Samsung’s Galaxy S series of smartphone remains by far the most popular Android handset on the market and in terms of sales, only Apple’s iPhone can claim to have shifted more units over the past few years. Yet while consumers continue to flock to every new iteration, a growing sect have become increasingly frustrated with Samsung’s insistence on encasing its prized asset with a cheap plastic coating. For such a high-end handset, it leaves a rather cheap, mid-range feel to the touch, but a new patent filing suggests the Galaxy S5 could finally buck the trend.
In the fast-moving mobile world, it’s not uncommon for talk of a device’s successor to begin even before the model in question has even been released. With the Galaxy S4 now well established in the market, there’ve been surprisingly few reports pertaining the next in line to the throne, but while the small matter of the Galaxy Note 3 must be done and dusted before we can completely focus on the GS5, the aluminum finish that many have so desperately pined for with the flagship device could soon become a reality.
The scoop on this one arrives courtesy of Patent Bolt, depicting a patent filing of a device with that elusive metal finish. The patent was initially filed in South Korea back in 2011 before being registered in the United States a year later.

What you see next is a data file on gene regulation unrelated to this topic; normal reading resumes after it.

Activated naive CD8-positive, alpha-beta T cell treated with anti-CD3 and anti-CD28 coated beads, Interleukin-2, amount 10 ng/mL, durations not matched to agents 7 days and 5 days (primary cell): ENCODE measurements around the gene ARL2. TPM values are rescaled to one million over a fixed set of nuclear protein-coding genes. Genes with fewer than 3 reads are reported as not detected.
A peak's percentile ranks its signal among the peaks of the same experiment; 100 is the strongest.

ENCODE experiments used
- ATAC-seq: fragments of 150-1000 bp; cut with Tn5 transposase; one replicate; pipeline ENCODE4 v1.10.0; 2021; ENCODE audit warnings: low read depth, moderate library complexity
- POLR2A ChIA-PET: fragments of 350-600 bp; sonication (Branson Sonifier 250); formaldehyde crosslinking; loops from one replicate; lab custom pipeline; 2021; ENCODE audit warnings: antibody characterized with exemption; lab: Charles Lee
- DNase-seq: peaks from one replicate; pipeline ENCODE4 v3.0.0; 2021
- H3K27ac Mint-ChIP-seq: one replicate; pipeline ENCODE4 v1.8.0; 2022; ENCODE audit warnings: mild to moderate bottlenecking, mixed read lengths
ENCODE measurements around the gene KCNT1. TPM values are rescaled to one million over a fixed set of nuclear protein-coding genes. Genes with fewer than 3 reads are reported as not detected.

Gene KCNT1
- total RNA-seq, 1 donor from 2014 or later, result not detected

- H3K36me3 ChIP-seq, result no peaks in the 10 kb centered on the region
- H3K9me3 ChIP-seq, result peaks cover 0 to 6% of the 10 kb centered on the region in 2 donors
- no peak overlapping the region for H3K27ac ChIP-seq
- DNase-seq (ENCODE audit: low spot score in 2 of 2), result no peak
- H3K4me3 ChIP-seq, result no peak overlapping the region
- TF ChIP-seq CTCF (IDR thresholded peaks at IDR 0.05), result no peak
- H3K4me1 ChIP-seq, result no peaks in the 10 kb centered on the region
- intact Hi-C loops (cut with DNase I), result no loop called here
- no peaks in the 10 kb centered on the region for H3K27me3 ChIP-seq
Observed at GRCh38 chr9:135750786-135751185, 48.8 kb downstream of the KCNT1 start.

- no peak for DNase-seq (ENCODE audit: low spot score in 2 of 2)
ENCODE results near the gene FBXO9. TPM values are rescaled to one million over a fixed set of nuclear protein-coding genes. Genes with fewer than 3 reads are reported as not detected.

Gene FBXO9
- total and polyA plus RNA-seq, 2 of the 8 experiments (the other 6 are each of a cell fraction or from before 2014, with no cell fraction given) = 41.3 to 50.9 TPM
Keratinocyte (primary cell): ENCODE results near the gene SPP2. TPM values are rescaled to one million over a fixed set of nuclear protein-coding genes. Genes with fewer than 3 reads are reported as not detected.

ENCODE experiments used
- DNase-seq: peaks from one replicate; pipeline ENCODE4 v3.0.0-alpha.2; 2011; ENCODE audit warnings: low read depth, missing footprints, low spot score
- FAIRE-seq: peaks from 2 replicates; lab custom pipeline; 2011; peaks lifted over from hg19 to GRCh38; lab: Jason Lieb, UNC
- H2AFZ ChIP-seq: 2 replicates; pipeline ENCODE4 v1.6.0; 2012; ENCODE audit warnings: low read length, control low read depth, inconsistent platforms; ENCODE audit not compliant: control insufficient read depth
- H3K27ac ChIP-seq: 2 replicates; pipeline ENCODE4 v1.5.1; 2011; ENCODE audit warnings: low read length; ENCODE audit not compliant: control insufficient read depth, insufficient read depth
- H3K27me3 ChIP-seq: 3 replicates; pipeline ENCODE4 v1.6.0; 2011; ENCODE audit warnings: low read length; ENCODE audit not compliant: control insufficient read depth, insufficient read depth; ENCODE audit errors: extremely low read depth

Although we’re only talking about a patent sketch here, the design looks to take a slightly different, yet favorable direction. Whilst we cannot get to carried away by the ferrous finish, it must be noted that several other vendors – including Nokia and HTC – have recently delivered smartphones with that premium feel. Although Samsung’s current system has shown very little evidence of faltering, you feel that an aluminum device – at very least, alongside a plastic iteration – would go down well with a large portion of the Android faithful.
Naturally, there are cost implications for Samsung to bear when making these kinds of considerations, but with the likes of the HTC One, Apple iPhone and Nokia Lumia 925 lurking around, it would seem only a matter of time before Samsung decides to up its game and throw something out there for the premium lovers to chew on.
Do you think Samsung should switch to metal for the Galaxy S5?